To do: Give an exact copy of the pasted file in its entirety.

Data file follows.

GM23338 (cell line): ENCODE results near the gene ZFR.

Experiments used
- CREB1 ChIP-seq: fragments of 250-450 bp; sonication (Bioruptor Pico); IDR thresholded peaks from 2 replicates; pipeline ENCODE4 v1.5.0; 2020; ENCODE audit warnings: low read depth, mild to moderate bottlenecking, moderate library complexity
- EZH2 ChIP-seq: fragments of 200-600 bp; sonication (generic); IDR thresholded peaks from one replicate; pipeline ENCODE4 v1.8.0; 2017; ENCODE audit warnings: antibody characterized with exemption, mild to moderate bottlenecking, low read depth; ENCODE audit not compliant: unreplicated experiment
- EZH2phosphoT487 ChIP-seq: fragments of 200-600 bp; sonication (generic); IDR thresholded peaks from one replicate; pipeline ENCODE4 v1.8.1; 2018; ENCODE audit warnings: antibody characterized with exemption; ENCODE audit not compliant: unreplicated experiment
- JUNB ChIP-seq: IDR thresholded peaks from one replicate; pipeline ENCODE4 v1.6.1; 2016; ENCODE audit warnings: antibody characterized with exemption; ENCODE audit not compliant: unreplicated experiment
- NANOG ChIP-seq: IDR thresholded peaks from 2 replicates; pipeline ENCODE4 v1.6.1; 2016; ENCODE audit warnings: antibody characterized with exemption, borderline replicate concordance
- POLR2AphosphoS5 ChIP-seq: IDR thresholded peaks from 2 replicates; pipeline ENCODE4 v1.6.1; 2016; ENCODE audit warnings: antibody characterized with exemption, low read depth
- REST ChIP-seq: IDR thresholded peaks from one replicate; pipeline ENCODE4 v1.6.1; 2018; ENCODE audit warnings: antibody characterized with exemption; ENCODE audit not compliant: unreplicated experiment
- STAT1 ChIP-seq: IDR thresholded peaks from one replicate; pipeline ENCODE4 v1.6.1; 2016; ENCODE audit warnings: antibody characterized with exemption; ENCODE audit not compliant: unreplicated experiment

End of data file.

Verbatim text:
GM23338 (cell line): ENCODE results near the gene ZFR.

Experiments used
- CREB1 ChIP-seq: fragments of 250-450 bp; sonication (Bioruptor Pico); IDR thresholded peaks from 2 replicates; pipeline ENCODE4 v1.5.0; 2020; ENCODE audit warnings: low read depth, mild to moderate bottlenecking, moderate library complexity
- EZH2 ChIP-seq: fragments of 200-600 bp; sonication (generic); IDR thresholded peaks from one replicate; pipeline ENCODE4 v1.8.0; 2017; ENCODE audit warnings: antibody characterized with exemption, mild to moderate bottlenecking, low read depth; ENCODE audit not compliant: unreplicated experiment
- EZH2phosphoT487 ChIP-seq: fragments of 200-600 bp; sonication (generic); IDR thresholded peaks from one replicate; pipeline ENCODE4 v1.8.1; 2018; ENCODE audit warnings: antibody characterized with exemption; ENCODE audit not compliant: unreplicated experiment
- JUNB ChIP-seq: IDR thresholded peaks from one replicate; pipeline ENCODE4 v1.6.1; 2016; ENCODE audit warnings: antibody characterized with exemption; ENCODE audit not compliant: unreplicated experiment
- NANOG ChIP-seq: IDR thresholded peaks from 2 replicates; pipeline ENCODE4 v1.6.1; 2016; ENCODE audit warnings: antibody characterized with exemption, borderline replicate concordance
- POLR2AphosphoS5 ChIP-seq: IDR thresholded peaks from 2 replicates; pipeline ENCODE4 v1.6.1; 2016; ENCODE audit warnings: antibody characterized with exemption, low read depth
- REST ChIP-seq: IDR thresholded peaks from one replicate; pipeline ENCODE4 v1.6.1; 2018; ENCODE audit warnings: antibody characterized with exemption; ENCODE audit not compliant: unreplicated experiment
- STAT1 ChIP-seq: IDR thresholded peaks from one replicate; pipeline ENCODE4 v1.6.1; 2016; ENCODE audit warnings: antibody characterized with exemption; ENCODE audit not compliant: unreplicated experiment